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Date Posted: 04:50:25 05/23/07 Wed
Author: chris t
Subject: Re: Telekom hauntings
In reply to:
's message, "Telekom hauntings" on 00:42:07 05/23/07 Wed
why, would Riis speak out? I believe speaking out will only jeopardise his personal viability, and he would have to divest his holding in Riis Cycling or face ruin.
If Riis discusses how it was done, he would justify himself, and illuminate the performance benefits and wattage increase etc. He then would be implausible when he denies knowledge of his team leaders doping under his watch.
If you believe T-Mobile has little choice but to jettison their cycling investment at the next opportunity, indeed, if it means using a clause in the current contract to pull their revenue now, how is the scenario different from the one CSC corporate faces with Riis Cycling.
Riis, wins the tour as a doped Telekom rider. All monies that flowed to Riis from endorsements and riding salary relates to this event. His personal stature is predicated on this 1996 Tour. It is crucially, and irrevocably linked to the present.
His team leaders have been caught.
Thus, there is no credibility. This could be it for Riis. It may be similar to the dynamic that Ullrich's guilt prompted. He was the catalyst for Basso, Basso will be the same for Valverde, and there may be other names on that tier who are implicated also. I do not mean Mancebo, I mean the elite tier.
Riis' goal is to win the Tour as a manager anddirecteur sportif. How credible is he when he won with dope coursin g thruough he veins?
He is not credible when he denies knowledge of Hamilton, Basso and Jaksche. He is not credible by recruiting Checchini to be his director of training.
Strategy, understand, if throughout 2002, and 2003, when CSC snagged an invite to the Tour with Jaja, and they were on their last legs, with CSC prevaricating over a renewed contract, the Jaksche, Voigt, Julich and Hamilton, all dominated thru Tour of Med, Paris Nice, Liege, Giro, if they never doped for those results, CSC would not have renewed. CSC is predicated on doping, and now, an about face, in the enlightenment of overwhelming evidence,with this Damsgaard progam, is nothing more than expedience.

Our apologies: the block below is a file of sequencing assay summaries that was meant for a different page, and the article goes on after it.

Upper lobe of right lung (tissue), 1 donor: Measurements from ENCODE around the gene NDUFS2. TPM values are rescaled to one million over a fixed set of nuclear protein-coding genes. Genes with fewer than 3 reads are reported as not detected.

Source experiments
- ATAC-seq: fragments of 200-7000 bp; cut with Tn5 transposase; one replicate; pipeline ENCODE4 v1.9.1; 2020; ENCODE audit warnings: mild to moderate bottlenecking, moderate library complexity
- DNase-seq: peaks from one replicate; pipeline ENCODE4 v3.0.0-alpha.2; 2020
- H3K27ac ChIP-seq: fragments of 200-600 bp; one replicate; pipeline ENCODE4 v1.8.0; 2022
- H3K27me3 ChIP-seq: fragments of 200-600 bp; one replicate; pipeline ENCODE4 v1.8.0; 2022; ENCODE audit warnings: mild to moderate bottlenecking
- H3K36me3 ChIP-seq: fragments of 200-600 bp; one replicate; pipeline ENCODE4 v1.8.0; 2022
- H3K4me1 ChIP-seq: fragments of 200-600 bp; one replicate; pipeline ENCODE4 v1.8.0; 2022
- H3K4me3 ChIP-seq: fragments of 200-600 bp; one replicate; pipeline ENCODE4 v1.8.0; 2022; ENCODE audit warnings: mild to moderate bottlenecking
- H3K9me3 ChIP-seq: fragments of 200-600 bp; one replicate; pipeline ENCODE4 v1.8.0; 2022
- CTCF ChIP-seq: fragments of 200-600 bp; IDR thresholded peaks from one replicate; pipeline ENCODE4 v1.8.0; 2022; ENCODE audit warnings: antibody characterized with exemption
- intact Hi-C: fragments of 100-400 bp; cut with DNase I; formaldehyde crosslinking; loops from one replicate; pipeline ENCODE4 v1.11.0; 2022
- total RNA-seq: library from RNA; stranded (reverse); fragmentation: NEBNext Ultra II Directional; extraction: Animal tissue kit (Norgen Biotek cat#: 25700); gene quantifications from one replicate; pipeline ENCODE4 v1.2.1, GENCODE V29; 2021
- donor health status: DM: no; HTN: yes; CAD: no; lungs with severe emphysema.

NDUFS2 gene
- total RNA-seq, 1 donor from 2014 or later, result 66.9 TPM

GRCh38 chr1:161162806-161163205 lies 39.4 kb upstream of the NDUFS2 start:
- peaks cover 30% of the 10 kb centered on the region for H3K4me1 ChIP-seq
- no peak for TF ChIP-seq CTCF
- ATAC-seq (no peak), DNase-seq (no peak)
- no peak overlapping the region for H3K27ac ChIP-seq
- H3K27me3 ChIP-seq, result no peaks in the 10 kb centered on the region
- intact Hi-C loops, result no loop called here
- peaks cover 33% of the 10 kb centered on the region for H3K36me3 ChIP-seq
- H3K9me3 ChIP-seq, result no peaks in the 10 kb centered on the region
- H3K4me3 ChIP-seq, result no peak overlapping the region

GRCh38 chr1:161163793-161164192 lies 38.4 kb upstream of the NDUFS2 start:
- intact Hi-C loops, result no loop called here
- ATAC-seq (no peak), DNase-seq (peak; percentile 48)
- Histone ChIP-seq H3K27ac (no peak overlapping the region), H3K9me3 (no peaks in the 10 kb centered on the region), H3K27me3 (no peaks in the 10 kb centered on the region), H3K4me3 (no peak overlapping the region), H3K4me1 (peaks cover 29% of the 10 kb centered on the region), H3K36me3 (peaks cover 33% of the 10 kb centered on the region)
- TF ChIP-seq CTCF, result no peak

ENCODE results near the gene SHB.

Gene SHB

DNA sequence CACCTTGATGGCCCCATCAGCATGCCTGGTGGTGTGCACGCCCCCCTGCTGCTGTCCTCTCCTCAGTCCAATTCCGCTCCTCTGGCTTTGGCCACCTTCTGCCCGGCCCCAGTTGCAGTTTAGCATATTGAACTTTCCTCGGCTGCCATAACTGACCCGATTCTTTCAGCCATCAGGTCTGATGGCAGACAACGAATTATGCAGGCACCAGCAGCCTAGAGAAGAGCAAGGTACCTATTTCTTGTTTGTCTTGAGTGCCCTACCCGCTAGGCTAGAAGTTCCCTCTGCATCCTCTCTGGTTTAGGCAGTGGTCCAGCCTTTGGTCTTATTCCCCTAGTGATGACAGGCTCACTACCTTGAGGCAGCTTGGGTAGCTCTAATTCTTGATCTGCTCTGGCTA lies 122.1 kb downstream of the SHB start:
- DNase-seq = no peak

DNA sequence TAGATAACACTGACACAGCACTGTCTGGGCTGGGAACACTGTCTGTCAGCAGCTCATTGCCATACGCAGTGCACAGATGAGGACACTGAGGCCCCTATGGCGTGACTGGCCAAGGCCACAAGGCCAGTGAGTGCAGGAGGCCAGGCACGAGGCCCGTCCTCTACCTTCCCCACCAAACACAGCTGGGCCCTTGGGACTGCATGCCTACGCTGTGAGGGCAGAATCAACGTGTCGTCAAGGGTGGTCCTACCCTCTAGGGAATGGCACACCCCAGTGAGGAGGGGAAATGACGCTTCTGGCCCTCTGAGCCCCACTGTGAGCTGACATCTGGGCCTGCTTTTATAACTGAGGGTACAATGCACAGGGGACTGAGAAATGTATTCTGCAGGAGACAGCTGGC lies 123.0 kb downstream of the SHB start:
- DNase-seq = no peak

>It is interesting to see the - perhaps groundbreaking
>- developments occuring in Germany these days.
>First Bert Dietz. Then Christian Henn. Now Rolf Aldag
>is considering a "confession", and is perhaps trying
>to talk Erik Zabel into joining him.
>Brian Holm has already made his own "confession" in
>his book a few years back (although he denied using
>EPO or anything directly illegal, he admitted to
>having used PEDs during his career), and talks
>approvingly of the ones confessing.
>There is clearly a landslide building in Telekom-land.
>Who will be next? And what will the fallout be?
>I am hoping that Riis will tell what he knows (or will
>admit to knowing) soon. He will almost certainly never
>find a better moment to "confess", IMO.
>T-Mobile, on the other hand, seems in a deep crisis.
>The past of the team is under a deep shadow. The much
>touted T-Mobile anti-doping initiative is completely
>in ruins. And T-Mobile was in a period of
>re-evaluating its sponsorship situation even before
>this broke. If the ex-riders had been planning to
>destroy the team, they could hardly have picked a more
>damaging moment to make their confessions. I think
>there is good reason to fear that T-Mobile will close
>after this year, and that is sad, given the team's
>apparent commitment to a new sport.
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